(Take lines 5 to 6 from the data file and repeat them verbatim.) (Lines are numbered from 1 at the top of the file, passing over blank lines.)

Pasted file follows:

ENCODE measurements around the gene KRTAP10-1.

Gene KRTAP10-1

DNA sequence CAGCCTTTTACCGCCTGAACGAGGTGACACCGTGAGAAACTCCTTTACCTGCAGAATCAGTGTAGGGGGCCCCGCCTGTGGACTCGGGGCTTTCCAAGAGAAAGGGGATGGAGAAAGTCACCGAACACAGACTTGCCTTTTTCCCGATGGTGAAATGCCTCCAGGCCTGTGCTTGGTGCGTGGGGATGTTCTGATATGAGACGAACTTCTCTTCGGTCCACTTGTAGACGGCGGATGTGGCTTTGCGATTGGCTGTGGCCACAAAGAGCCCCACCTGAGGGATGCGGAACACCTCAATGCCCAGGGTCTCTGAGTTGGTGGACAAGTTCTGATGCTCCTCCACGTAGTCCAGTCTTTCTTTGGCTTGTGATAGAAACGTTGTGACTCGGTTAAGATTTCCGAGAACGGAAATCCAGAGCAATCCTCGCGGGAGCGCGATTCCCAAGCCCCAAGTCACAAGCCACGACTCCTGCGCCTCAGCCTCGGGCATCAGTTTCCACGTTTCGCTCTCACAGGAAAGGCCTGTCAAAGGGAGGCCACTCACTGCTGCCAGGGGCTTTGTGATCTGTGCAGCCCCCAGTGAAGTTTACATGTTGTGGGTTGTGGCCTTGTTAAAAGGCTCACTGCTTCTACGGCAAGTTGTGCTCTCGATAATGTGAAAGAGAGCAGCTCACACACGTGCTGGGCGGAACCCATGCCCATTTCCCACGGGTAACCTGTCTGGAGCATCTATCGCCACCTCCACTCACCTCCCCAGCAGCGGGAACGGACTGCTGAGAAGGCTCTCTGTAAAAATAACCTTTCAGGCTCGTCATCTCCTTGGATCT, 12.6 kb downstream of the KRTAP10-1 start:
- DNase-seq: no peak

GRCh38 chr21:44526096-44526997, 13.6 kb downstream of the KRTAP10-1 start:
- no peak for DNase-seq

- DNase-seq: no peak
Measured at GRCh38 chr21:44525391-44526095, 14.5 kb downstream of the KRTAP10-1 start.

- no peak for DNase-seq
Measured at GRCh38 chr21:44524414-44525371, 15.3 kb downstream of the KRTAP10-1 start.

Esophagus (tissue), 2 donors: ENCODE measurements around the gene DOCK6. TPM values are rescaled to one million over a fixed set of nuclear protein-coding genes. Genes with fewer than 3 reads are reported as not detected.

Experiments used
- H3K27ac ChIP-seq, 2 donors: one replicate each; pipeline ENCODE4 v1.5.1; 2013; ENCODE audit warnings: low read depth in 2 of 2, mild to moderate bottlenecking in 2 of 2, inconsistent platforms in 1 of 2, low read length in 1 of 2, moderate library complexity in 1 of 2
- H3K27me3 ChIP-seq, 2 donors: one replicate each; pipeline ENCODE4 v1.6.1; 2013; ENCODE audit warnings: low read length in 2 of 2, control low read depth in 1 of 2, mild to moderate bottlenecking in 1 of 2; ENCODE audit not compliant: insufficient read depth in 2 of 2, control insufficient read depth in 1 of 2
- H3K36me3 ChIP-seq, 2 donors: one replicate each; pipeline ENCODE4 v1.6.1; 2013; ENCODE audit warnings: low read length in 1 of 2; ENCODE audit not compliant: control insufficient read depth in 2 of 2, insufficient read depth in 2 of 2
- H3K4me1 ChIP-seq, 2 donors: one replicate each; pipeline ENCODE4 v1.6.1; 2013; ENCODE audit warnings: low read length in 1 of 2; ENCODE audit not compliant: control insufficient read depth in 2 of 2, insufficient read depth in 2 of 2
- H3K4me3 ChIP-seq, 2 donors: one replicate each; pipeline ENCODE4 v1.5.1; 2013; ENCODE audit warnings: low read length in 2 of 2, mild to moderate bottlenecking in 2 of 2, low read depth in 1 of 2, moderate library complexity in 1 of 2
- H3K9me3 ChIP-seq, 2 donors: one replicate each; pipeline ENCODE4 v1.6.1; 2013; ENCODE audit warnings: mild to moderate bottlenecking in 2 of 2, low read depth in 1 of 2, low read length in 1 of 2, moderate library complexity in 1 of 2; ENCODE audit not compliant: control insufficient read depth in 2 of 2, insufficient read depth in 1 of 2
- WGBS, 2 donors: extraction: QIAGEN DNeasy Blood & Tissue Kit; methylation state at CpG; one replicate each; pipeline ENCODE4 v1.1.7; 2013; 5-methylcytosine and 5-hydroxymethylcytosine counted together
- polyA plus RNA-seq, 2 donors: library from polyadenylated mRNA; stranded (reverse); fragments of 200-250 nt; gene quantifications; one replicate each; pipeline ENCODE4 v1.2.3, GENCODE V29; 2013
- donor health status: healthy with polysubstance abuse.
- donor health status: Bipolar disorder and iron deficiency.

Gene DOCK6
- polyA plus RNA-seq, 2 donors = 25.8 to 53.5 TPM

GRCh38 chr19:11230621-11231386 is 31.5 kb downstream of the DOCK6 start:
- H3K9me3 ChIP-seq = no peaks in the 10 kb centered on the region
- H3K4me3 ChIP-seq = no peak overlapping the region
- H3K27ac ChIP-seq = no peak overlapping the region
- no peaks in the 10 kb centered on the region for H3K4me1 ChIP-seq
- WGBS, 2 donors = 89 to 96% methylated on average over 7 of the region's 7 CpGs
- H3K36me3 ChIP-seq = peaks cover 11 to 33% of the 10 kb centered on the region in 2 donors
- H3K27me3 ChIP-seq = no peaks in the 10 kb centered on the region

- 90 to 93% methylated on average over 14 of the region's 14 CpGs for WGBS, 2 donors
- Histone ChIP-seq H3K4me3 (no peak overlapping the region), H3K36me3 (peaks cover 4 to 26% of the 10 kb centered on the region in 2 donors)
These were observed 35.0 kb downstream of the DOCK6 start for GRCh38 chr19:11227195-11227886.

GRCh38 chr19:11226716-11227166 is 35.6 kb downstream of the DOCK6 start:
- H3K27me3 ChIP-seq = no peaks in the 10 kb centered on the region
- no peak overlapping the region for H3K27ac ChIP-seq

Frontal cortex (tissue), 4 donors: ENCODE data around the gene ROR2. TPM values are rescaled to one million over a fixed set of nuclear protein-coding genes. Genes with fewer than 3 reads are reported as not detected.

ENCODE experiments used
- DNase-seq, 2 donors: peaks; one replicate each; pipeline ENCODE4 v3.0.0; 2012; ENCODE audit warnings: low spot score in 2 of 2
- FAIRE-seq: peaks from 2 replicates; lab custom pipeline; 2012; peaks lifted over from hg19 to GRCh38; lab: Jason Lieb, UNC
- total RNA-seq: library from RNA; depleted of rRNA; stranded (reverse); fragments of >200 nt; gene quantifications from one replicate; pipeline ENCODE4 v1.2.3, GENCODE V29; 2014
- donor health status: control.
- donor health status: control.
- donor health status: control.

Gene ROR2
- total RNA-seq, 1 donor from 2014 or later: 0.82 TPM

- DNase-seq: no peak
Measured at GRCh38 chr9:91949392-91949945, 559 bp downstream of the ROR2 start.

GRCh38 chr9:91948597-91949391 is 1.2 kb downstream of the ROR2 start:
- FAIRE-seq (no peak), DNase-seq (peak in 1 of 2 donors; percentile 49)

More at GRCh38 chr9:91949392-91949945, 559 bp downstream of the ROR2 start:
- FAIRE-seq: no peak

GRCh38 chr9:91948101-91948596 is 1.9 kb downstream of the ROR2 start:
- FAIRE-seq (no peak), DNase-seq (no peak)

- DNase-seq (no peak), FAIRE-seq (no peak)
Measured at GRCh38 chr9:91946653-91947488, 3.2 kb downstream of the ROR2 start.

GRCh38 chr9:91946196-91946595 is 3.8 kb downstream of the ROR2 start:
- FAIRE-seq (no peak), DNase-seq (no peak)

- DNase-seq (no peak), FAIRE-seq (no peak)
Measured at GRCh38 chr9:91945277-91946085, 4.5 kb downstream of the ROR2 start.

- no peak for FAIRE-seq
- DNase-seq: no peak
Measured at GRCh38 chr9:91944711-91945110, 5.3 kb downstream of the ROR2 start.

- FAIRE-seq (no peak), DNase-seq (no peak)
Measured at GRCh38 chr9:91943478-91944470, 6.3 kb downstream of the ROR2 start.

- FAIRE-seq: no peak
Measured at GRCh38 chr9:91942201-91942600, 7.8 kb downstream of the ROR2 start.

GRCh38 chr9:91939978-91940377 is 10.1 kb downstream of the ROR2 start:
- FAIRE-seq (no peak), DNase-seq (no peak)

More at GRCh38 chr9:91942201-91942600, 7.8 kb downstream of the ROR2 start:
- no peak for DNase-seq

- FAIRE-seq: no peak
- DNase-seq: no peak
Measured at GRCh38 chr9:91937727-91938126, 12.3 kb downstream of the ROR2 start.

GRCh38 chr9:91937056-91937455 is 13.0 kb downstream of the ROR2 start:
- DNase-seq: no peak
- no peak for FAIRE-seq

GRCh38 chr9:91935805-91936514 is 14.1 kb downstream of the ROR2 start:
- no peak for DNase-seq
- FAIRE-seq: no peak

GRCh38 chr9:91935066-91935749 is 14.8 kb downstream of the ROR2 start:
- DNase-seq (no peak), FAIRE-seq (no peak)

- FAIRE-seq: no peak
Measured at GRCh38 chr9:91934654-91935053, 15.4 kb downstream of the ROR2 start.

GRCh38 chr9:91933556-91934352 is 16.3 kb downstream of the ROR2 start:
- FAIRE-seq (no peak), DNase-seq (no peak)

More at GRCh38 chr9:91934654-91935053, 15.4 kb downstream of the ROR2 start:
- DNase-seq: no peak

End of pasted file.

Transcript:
GRCh38 chr21:44526096-44526997, 13.6 kb downstream of the KRTAP10-1 start:
- no peak for DNase-seq